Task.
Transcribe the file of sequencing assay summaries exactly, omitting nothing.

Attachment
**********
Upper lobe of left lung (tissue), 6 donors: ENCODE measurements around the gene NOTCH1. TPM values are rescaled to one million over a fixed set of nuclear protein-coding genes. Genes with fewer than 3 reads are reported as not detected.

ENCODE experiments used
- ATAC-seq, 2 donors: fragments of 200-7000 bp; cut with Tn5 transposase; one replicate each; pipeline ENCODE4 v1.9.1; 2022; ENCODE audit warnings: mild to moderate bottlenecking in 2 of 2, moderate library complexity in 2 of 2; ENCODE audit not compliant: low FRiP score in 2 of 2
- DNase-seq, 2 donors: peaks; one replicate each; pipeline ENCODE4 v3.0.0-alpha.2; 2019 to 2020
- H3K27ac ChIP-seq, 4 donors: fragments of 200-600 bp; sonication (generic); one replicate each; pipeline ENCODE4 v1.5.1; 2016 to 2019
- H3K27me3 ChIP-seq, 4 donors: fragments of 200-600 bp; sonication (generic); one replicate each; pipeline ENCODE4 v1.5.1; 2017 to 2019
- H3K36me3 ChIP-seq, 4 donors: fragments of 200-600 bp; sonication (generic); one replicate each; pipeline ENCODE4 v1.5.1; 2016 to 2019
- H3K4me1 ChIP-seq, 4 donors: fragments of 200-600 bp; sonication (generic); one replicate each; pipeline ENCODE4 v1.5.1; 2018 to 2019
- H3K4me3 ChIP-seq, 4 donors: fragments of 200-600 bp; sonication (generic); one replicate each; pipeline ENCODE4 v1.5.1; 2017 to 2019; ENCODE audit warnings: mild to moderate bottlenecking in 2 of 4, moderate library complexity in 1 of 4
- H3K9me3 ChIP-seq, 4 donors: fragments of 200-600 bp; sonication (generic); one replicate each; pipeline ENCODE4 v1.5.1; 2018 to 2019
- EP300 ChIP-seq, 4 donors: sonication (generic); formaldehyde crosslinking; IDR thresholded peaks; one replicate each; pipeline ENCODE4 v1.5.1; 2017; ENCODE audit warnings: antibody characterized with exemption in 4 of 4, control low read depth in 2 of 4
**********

Upper lobe of left lung (tissue), 6 donors: ENCODE measurements around the gene NOTCH1. TPM values are rescaled to one million over a fixed set of nuclear protein-coding genes. Genes with fewer than 3 reads are reported as not detected.

ENCODE experiments used
- ATAC-seq, 2 donors: fragments of 200-7000 bp; cut with Tn5 transposase; one replicate each; pipeline ENCODE4 v1.9.1; 2022; ENCODE audit warnings: mild to moderate bottlenecking in 2 of 2, moderate library complexity in 2 of 2; ENCODE audit not compliant: low FRiP score in 2 of 2
- DNase-seq, 2 donors: peaks; one replicate each; pipeline ENCODE4 v3.0.0-alpha.2; 2019 to 2020
- H3K27ac ChIP-seq, 4 donors: fragments of 200-600 bp; sonication (generic); one replicate each; pipeline ENCODE4 v1.5.1; 2016 to 2019
- H3K27me3 ChIP-seq, 4 donors: fragments of 200-600 bp; sonication (generic); one replicate each; pipeline ENCODE4 v1.5.1; 2017 to 2019
- H3K36me3 ChIP-seq, 4 donors: fragments of 200-600 bp; sonication (generic); one replicate each; pipeline ENCODE4 v1.5.1; 2016 to 2019
- H3K4me1 ChIP-seq, 4 donors: fragments of 200-600 bp; sonication (generic); one replicate each; pipeline ENCODE4 v1.5.1; 2018 to 2019
- H3K4me3 ChIP-seq, 4 donors: fragments of 200-600 bp; sonication (generic); one replicate each; pipeline ENCODE4 v1.5.1; 2017 to 2019; ENCODE audit warnings: mild to moderate bottlenecking in 2 of 4, moderate library complexity in 1 of 4
- H3K9me3 ChIP-seq, 4 donors: fragments of 200-600 bp; sonication (generic); one replicate each; pipeline ENCODE4 v1.5.1; 2018 to 2019
- EP300 ChIP-seq, 4 donors: sonication (generic); formaldehyde crosslinking; IDR thresholded peaks; one replicate each; pipeline ENCODE4 v1.5.1; 2017; ENCODE audit warnings: antibody characterized with exemption in 4 of 4, control low read depth in 2 of 4